• Ceiling Price mechanism does not encourage advanced anti-counterfeit measures for patients’ safety

These experts also feel that adverse consequences of price control will have a significant negative impact on the pharmaceutical players to plough back fund towards R&D projects to meet the unmet needs of the patients and thereby reducing the range of treatments that could be made available to the patients in the years ahead.

What is China doing?

On March 28, 2011 Reuters reported that China had cut the maximum retail price for more than 1,200 types of antibiotics and the drugs for the circulatory system by an average of 21 percent.

It has also been reported that the Chinese Government has put a cap on the prices of about 300 drugs featuring in their ‘National List of Essential Medicines (NLEM).’

Supreme Court directive on ‘Price Control’ of ‘Essential Medicines’:

It is worth noting in this context that in 2003, the Supreme Court of India, while setting aside the Drug Policy 2002 directed the government to work out effective mechanism to bring all essential and life-saving medicines under price control.

HLEG recommends ‘Price Control’ of ‘Essential Medicines’:

Even in its report the ‘High Level Expert Group (HLEG)’ on ‘Universal Health Coverage (UHC)’ in India, set up by the Planning Commission of India under the chairmanship of the well-known medical professional Prof. K. Srinath Reddy, under recommendation no. 3.5.1, postulated price control and price regulation on essential drugs, which is quite in line with the draft National Pharmaceutical Pricing Policy 2011 (NPPP 2011).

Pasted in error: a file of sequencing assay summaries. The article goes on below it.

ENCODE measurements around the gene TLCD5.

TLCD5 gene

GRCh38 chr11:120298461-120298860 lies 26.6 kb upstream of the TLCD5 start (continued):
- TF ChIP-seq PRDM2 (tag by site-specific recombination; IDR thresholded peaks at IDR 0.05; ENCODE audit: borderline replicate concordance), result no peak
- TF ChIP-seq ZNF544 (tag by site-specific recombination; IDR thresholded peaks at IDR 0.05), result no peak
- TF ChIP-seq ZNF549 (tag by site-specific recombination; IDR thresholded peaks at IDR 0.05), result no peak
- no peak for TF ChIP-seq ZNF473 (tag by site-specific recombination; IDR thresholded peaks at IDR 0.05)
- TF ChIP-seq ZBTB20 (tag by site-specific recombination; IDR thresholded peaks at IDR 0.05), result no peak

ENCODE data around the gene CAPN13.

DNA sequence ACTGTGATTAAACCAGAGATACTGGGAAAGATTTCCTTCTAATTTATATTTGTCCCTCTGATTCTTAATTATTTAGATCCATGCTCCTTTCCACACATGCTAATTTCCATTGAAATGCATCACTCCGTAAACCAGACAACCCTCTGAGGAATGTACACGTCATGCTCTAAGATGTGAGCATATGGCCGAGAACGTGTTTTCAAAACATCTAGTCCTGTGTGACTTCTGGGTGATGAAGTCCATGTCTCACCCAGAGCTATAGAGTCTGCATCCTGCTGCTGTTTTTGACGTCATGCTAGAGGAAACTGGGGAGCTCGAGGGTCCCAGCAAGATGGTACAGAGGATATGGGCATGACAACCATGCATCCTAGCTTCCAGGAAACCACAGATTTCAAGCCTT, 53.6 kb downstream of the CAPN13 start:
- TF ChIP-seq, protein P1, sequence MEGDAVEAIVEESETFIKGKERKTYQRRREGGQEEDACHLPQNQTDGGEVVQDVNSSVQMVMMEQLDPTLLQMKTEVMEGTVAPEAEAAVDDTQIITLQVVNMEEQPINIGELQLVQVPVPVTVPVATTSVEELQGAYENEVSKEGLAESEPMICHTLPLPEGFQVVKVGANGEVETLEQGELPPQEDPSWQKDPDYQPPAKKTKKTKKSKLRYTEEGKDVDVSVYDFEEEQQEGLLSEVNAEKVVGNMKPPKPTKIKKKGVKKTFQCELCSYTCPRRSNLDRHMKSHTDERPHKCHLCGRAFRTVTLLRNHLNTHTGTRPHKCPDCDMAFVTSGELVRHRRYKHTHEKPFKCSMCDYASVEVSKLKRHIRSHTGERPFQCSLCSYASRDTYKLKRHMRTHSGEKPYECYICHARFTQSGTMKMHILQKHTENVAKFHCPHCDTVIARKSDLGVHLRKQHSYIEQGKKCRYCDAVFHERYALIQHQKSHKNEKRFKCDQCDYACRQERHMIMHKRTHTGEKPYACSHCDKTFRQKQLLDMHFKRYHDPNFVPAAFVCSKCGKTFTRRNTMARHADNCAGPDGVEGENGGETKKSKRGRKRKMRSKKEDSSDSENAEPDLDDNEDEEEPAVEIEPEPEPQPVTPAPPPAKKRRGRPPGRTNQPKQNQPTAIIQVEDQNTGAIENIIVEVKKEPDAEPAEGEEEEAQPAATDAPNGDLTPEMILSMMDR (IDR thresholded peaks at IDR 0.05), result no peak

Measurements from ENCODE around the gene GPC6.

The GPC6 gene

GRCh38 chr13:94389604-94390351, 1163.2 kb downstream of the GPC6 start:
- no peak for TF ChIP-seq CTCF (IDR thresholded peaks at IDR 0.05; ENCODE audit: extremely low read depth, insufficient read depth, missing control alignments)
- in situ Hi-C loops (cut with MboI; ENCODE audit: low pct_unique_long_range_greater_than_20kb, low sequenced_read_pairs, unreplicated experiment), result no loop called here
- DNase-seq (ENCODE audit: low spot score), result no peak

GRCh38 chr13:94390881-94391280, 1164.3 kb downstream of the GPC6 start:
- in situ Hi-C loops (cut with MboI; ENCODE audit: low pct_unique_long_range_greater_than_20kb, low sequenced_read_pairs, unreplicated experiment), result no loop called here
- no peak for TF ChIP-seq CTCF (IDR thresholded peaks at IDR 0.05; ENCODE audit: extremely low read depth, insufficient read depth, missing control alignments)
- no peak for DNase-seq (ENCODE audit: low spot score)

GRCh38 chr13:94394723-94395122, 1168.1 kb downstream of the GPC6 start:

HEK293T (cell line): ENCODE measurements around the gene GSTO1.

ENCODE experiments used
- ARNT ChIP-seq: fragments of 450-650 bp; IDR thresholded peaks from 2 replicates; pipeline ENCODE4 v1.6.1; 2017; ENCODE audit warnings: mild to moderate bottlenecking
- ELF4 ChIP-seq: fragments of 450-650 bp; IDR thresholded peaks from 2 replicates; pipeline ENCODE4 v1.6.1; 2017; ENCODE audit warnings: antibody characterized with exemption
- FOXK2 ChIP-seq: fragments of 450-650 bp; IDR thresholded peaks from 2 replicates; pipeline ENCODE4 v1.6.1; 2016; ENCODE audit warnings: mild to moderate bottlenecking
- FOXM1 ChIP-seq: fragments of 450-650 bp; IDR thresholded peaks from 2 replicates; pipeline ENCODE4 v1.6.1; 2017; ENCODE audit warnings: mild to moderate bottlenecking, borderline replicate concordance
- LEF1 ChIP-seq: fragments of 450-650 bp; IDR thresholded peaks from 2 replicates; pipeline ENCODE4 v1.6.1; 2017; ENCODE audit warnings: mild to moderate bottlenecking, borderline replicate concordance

The HLEG report says:

“We recommend the use of ‘essentiality’ as a criterion and applying price controls on formulations rather than basic drugs. Direct price control applied to formulations, rather than basic drugs, is likely to minimize intra-industry distortion in transactions and prevent a substantial rise in drug prices. It may also be necessary to consider caps on trade margins to rein in drug prices while ensuring reasonable returns to manufacturers and distributors. All therapeutic products should be covered and producers should be prevented from circumventing controls by creating nonstandard combinations. This would also discourage producers from moving away from controlled to non-controlled drugs. At the same time, it is necessary to strengthen Central and State regulatory agencies to effectively perform quality and price control functions.”

Types of drug price regulations in India:

  1. Cost based price control: e.g. as specified in the Drug Price Control Order 1995 (DPCO 95)
  2. Marked based price control: e.g. as was suggested by ‘The Pronab Sen Committee’ in 2005
  3. Price Monitoring with a cap on annual price increase: e.g. as is currently followed by the National Pharmaceutical Pricing Authority (NPPA) for all products which are outside DPCO ’95

The weaknesses of cost based pricing mechanism:

The key criticism of cost based pricing mechanism flows from the following arguments:

  • This system is not followed by any developed or developing countries worth mentioning, which follow drug price control mechanism in any form
  • A Complex, intrusive and inefficient system of pricing medicines
  • Does not consider important variations in the level of GMP standards and the quality of input costs
  • The conversion cost and packing norms are determined through a sample survey of less than one per cent of pharmaceutical manufacturing units

Pronab Sen Committee report – the basis of price control in the draft NPPP 2011: